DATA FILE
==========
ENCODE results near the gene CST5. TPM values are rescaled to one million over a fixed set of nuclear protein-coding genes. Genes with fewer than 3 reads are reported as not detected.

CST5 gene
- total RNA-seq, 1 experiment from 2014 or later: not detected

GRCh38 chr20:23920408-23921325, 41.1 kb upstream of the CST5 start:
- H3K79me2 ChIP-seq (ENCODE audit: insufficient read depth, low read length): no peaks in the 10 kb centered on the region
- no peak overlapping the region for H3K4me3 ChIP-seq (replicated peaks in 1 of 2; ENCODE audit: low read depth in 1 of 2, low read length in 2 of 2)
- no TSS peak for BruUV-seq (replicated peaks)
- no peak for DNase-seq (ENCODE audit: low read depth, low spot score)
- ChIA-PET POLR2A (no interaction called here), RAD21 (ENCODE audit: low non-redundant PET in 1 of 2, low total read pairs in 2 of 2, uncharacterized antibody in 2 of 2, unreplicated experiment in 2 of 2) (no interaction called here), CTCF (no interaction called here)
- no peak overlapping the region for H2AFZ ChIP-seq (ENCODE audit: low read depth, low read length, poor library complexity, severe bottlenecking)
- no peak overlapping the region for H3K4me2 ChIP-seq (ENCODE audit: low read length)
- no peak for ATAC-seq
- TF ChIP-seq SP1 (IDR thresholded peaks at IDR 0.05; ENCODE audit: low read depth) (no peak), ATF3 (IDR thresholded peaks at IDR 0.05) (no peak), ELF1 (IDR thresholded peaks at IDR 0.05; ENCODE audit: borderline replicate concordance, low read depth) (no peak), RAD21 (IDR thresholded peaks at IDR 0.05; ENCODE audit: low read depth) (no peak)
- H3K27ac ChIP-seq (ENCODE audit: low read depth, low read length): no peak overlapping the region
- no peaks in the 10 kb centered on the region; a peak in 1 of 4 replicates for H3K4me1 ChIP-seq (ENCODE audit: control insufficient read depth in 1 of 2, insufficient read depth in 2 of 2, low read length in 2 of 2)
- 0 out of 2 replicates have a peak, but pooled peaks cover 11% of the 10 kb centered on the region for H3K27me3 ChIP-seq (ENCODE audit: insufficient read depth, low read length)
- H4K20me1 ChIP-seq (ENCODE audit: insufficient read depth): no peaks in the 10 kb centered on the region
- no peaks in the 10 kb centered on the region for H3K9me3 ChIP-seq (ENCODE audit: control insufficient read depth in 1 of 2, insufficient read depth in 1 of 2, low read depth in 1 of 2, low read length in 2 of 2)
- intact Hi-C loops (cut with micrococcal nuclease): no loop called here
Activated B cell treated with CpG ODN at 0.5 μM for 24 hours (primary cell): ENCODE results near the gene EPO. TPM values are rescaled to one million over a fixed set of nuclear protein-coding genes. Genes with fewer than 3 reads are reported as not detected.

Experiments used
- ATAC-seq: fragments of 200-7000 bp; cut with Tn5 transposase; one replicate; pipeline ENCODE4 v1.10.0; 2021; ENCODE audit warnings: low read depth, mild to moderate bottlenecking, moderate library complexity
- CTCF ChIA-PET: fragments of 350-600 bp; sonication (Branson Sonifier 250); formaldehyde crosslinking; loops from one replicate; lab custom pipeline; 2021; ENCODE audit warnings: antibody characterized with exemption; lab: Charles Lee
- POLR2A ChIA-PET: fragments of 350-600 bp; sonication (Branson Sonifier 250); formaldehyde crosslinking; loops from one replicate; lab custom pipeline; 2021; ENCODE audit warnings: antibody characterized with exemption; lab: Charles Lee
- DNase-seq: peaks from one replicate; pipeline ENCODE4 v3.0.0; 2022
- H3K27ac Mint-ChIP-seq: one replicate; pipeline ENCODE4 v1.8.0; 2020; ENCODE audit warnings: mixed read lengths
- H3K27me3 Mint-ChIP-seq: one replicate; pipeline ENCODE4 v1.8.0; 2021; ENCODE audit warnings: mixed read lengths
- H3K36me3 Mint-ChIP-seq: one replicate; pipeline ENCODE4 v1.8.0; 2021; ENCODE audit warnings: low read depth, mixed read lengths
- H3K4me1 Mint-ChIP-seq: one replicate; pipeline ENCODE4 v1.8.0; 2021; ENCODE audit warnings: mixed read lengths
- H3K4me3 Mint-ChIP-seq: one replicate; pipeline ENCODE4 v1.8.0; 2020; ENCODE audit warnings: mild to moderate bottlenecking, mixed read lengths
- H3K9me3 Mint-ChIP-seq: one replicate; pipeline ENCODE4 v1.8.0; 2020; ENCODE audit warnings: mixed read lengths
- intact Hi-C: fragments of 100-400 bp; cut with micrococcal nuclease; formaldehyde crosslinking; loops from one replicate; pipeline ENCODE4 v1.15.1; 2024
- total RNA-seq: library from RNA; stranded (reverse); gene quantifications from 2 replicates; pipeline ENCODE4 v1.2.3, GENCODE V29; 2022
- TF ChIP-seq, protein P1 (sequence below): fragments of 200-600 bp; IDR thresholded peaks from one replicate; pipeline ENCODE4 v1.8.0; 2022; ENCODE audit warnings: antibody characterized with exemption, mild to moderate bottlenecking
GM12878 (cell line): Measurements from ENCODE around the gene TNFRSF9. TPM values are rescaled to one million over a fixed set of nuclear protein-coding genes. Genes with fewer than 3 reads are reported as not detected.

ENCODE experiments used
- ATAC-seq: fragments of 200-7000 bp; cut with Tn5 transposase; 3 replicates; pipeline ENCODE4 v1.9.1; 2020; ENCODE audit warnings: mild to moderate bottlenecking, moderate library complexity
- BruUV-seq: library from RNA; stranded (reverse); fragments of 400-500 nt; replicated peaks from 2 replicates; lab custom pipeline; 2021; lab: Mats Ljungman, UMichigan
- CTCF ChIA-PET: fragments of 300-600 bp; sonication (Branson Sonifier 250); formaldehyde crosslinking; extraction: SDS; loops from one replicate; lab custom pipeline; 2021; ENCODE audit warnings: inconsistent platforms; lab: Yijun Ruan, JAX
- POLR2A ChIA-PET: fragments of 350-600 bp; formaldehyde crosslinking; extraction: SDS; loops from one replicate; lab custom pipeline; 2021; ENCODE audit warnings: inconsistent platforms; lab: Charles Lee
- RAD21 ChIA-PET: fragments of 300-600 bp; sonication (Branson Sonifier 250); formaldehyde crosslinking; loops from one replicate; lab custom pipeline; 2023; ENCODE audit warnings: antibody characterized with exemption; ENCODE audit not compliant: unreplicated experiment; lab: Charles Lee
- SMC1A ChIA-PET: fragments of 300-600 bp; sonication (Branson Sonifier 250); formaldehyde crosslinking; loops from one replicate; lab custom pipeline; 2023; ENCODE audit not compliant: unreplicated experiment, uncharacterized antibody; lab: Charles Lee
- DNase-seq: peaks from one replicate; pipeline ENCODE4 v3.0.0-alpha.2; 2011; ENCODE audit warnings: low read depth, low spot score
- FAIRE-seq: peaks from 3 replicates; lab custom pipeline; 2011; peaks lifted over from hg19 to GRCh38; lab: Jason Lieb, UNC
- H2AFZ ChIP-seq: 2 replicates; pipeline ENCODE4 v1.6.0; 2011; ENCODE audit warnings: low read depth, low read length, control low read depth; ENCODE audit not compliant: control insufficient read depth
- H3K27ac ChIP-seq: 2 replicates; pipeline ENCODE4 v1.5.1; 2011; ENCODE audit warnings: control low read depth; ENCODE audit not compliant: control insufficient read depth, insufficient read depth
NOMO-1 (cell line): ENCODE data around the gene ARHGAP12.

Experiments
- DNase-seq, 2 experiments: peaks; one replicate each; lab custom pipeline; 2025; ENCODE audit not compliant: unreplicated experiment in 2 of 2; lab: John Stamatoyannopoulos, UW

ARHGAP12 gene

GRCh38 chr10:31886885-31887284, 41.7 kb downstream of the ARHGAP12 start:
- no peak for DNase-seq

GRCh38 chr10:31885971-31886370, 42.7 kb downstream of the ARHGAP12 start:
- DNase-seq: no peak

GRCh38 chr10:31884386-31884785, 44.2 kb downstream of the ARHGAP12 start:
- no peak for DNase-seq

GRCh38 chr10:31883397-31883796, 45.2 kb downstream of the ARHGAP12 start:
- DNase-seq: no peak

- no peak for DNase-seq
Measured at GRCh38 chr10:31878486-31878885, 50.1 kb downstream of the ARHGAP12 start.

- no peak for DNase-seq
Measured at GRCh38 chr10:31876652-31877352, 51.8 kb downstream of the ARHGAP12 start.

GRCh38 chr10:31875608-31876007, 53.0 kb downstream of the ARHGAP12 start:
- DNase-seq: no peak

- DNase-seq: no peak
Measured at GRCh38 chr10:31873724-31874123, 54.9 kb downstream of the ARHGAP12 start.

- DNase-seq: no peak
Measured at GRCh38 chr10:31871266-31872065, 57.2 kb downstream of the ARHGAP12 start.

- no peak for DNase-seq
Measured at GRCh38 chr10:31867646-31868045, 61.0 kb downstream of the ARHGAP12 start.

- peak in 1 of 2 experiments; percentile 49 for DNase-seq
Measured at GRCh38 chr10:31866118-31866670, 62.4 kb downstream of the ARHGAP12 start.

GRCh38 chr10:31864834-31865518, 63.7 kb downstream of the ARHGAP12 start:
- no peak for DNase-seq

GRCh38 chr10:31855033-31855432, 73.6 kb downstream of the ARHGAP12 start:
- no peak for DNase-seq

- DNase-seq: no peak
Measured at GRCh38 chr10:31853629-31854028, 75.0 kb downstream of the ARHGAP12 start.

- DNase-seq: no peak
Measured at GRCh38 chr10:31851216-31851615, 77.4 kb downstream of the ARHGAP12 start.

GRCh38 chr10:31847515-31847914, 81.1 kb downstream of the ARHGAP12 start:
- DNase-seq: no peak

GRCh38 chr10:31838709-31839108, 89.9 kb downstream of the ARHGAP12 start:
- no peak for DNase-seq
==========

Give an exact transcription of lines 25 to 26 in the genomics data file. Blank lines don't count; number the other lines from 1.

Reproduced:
- DNase-seq: peaks from one replicate; pipeline ENCODE4 v3.0.0; 2022
- H3K27ac Mint-ChIP-seq: one replicate; pipeline ENCODE4 v1.8.0; 2020; ENCODE audit warnings: mixed read lengths